c) Download myservice.service. Change the filename to echod.service. Edit the contents of echod.service and make the following changes:
     First line -->
# Contents of /etc/systemd/system/echod.service
     Description=Echod Service
     ExecStart=/usr/sbin/echod
d) Copy echod.service into /etc/systemd/system
e)
Run the following commands with root privileges:
    systemctl  daemon-reload
    systemctl  enable  echod.service
f) Start the new service running
with root privileges:
    systemctl  start  echod.service
g)
Check the status of the new service runnig:
   
systemctl  status  echod.service
h)
Restart the new service running with root privileges:
    systemctl  restart  echod.service
    and check its status and its PID.
i) Stop the new service running with root privileges:
    systemctl  stop  echod.service
    and check its status

3- Commands poweroff, reboot and shutdown

a) shutdown  --reboot  +m, where +m is the delay in minuts,
reboots the systems after m. For instance shutdown  --reboot  +10 halts the system in 10 minuts.

b) If you want to reboot the system with no delay then, you can run the command shutdown  --reboot  now.

c) You can specify a time as argument of shutdown. For instance shutdown  --reboot  16:30 reboots the system at 4:30PM.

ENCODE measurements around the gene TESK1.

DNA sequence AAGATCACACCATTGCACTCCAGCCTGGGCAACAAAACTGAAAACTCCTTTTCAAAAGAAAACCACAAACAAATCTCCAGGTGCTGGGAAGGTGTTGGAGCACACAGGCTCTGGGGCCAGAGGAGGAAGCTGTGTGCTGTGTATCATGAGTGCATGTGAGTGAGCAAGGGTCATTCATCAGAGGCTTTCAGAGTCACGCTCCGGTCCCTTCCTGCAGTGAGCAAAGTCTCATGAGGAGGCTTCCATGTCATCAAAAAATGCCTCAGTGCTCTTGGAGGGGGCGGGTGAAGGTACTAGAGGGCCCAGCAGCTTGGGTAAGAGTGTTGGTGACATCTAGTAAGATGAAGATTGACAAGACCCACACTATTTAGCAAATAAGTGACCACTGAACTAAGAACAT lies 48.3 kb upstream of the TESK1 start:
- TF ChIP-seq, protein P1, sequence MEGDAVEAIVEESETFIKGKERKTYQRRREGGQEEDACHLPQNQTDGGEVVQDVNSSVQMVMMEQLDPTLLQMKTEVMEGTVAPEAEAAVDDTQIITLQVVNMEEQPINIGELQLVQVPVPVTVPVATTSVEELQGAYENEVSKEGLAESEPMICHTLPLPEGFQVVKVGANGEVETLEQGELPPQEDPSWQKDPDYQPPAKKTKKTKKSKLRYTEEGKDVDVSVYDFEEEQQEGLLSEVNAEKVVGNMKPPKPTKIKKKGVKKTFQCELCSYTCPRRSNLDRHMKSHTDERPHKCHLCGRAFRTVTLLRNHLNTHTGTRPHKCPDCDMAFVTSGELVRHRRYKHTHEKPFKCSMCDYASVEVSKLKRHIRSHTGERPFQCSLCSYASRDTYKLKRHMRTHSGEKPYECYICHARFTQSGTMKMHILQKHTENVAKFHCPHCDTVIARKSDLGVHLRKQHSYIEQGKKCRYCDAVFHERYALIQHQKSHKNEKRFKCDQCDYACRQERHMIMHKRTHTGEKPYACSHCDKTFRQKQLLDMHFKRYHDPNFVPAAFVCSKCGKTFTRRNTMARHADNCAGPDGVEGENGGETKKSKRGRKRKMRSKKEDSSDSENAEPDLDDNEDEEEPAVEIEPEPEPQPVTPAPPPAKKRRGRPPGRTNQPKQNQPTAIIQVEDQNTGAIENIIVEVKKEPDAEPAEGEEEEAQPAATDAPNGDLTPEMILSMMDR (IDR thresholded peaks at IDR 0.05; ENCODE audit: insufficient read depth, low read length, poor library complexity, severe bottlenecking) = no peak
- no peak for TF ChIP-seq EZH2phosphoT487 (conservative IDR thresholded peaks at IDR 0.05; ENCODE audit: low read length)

d) shutdown  --poweroff  +m, where +m is the delay in minuts, reboots the systems after m. For instance shutdown  --poweroff  +10 halts the system in 10 minuts.

e) If you want to reboot the system with no delay then, you can run the command shutdown  --poweroff  now.

f) You can specify a time as argument of shutdown. For instance shutdown  --poweroff  16:30 reboots the system at 4:30PM.

g) poweroff is an alternative to shutdown --poweroff now.

h)
reboot 
is an alternative to shutdown --reboot now.

4- Suspending and hibernating the system

a) Storing a system states means:


b)
To suspend (or suspend-to-RAM)  the system, type the following command at a shell prompt as root user :

systemctl  suspend

Features of this state:
 NOTE: After suspending your system, on VirtualBox click on Machine --> ACPI Shutdown in order to wake up your system.


c)
To hibernate (or suspend-to-disk)  the system, type the following command at a shell prompt as root user:

systemctl  hibernate


Features of this state:
NOTE: After hibernating your system, you have to boot again your computer, but it boots quickly and the system state is restored.